Bruce Bjorkman

A Fond Farewell

March 15, 2017

So much has changed in the retail landscape since my first column appeared in this magazine in 2013.

In just four short years, there’s been an explosion in the number of new grill brands. We’ve seen well-known casual and barbecue retailers close their doors. There is the continual shift in how and where people buy products to enhance their outdoor spaces. The pace of change increases ever-more quickly each day.

Looking back at the four years seems like decades, rather than years. The drum beat of our lives seems to continually increase in tempo. There is no slowing down.

As I thought about what to write for this last piece in Casual Living, I settled on the desire to have a sit-down conversation with you, the retailer. This is my last shot to express my opinions to you. Here are six thoughts I want to leave you with:

Change Is Good

You’d better re-invent your business, or you’ll watch it die. You should adapt and change on a continual basis. You cannot run your store with the premise, “But we’ve always done it this way!”

Make Shopping Convenient

The Internet is not going away. I asked a number of my friends (most of whom are in their 50s, 60s and 70s), “Where did you do most of your holiday shopping?” The majority said, “Online.”

You know why? Convenience. No matter the day or time, whenever there’s an urge to shop, you can simply go online, find what you want, make a couple of clicks, and in some cases within 48 hours that product is on your doorstep.

On top of that, expanded hours of operation are important. You must be open past 5 p.m. to accommodate your customers. Otherwise, they’ll find a more convenient place to make their purchase.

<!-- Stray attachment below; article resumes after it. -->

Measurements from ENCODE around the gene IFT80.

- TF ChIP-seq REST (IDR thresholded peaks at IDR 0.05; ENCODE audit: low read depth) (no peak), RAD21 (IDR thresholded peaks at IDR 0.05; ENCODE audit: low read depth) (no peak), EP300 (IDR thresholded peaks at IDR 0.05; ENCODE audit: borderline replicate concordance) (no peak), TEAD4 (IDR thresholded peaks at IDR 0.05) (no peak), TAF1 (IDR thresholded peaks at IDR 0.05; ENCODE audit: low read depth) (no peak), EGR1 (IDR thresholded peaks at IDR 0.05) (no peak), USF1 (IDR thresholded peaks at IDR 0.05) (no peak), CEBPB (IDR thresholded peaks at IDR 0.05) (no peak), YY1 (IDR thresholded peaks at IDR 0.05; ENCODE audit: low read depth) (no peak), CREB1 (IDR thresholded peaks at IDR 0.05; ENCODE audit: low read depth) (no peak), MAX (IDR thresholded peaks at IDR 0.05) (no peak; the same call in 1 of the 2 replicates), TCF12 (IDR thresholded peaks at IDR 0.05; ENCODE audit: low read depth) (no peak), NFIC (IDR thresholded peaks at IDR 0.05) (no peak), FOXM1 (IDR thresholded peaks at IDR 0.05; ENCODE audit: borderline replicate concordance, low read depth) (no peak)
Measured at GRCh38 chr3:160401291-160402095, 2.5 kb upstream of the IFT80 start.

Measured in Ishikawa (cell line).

Be Seen

If you’re not visible, you’re invisible. Stop waiting for consumers to come to your store and go to them. How? Build an online presence. Participate in local or regional consumer shows and events. There are literally thousands of potential customers who don’t even know you exist.

Get outside your store. Get in front of potential clients. Work on eliminating the response, “I didn’t even know you were here.”

See Related Post: Seeing is Believing


Up Your Online Game

I speak from more than 40 years of advertising, marketing and media experience: It’s essential to have a professionally produced website. Get active and stay bbqactive on social media. These platforms are the new Yellow Pages. They are the new media.

Create videos and develop your own YouTube channel. Regularly update your website and Facebook pages. If you don’t, you’ll become irrelevant to the majority of consumers and lose sales.

Put the Customer First

Be instant in your response to consumer questions, inquiries and needs. Just minutes before I began writing this piece, I received a call from a long-time friend. He called to compliment me on how quickly our company responds to consumers.

And he told me this story: Years ago he spent $6,000 on a high-end wood stove. He now needs a new part. So he called one of the brand’s authorized dealers, but no one answered the phone. There was no way to leave a message or otherwise contact the business. He next called the manufacturer—twice. No one from the company that built the stove returned his call. He ended up reaching out to a dealer located thousands of miles away, and fortunately, that retailer is helping him.

Situations like this force consumers to abandon traditional brick-and-mortar retailers and go online. My point? You have to practice exemplary customer service every day.

See Related Post: Going the Extra Mile


Never Miss an Opportunity

There are too many instances when a customer comes to a retailer’s counter saying, “I want to buy this product. Will you order it for me?” Yet, the retailer turns down the request because it’s too much trouble. They lose the sale and then wonder why their business is failing.

This is not an isolated incident. I have a friend who manufactures high-end swim spas. He got a call from a customer who wanted to purchase a $30,000 spa. So my buddy called a dealer in the customer’s area, only to hear, “We’re not interested.” The retailer could have made a cool $12,000 profit. Today’s consumers increasingly want custom orders and may inquire about products you don’t have in your inventory. Unless it will cost you more than it’s worth, be willing to take that extra step to give your customers exactly what they want.

See Related Post: A Sizzling New Year


There’s so much more I could write, but I have to wrap it up. Let me close by saying thank you for reading this column. Thank you, Casual Living, for allowing me the privilege of being one of your monthly columnists.

I wish you all continued success.

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